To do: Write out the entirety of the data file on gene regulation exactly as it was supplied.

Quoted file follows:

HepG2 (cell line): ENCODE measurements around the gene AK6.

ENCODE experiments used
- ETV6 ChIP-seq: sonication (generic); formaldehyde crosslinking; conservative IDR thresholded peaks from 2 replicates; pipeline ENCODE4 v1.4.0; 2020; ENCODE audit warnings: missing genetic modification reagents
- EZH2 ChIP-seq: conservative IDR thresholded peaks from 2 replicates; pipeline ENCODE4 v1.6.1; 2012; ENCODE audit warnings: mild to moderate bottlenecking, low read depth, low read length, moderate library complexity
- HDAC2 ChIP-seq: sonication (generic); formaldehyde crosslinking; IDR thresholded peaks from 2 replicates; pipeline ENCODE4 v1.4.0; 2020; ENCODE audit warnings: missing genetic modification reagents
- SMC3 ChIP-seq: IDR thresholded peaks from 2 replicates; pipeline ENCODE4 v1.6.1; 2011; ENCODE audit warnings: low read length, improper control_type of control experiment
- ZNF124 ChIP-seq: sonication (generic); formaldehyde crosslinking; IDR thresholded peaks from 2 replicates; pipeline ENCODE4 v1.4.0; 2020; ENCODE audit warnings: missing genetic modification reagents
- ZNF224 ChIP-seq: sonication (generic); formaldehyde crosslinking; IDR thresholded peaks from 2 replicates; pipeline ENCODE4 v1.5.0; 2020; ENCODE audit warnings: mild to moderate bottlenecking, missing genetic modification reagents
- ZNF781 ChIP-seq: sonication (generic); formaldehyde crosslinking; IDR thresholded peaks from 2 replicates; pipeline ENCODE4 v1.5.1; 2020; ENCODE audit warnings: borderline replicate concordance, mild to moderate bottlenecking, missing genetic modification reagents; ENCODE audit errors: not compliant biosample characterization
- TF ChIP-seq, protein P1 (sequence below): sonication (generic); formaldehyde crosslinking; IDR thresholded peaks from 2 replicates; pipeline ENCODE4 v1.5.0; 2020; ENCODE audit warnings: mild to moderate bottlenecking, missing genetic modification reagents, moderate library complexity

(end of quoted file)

HepG2 (cell line): ENCODE measurements around the gene AK6.

ENCODE experiments used
- ETV6 ChIP-seq: sonication (generic); formaldehyde crosslinking; conservative IDR thresholded peaks from 2 replicates; pipeline ENCODE4 v1.4.0; 2020; ENCODE audit warnings: missing genetic modification reagents
- EZH2 ChIP-seq: conservative IDR thresholded peaks from 2 replicates; pipeline ENCODE4 v1.6.1; 2012; ENCODE audit warnings: mild to moderate bottlenecking, low read depth, low read length, moderate library complexity
- HDAC2 ChIP-seq: sonication (generic); formaldehyde crosslinking; IDR thresholded peaks from 2 replicates; pipeline ENCODE4 v1.4.0; 2020; ENCODE audit warnings: missing genetic modification reagents
- SMC3 ChIP-seq: IDR thresholded peaks from 2 replicates; pipeline ENCODE4 v1.6.1; 2011; ENCODE audit warnings: low read length, improper control_type of control experiment
- ZNF124 ChIP-seq: sonication (generic); formaldehyde crosslinking; IDR thresholded peaks from 2 replicates; pipeline ENCODE4 v1.4.0; 2020; ENCODE audit warnings: missing genetic modification reagents
- ZNF224 ChIP-seq: sonication (generic); formaldehyde crosslinking; IDR thresholded peaks from 2 replicates; pipeline ENCODE4 v1.5.0; 2020; ENCODE audit warnings: mild to moderate bottlenecking, missing genetic modification reagents
- ZNF781 ChIP-seq: sonication (generic); formaldehyde crosslinking; IDR thresholded peaks from 2 replicates; pipeline ENCODE4 v1.5.1; 2020; ENCODE audit warnings: borderline replicate concordance, mild to moderate bottlenecking, missing genetic modification reagents; ENCODE audit errors: not compliant biosample characterization
- TF ChIP-seq, protein P1 (sequence below): sonication (generic); formaldehyde crosslinking; IDR thresholded peaks from 2 replicates; pipeline ENCODE4 v1.5.0; 2020; ENCODE audit warnings: mild to moderate bottlenecking, missing genetic modification reagents, moderate library complexity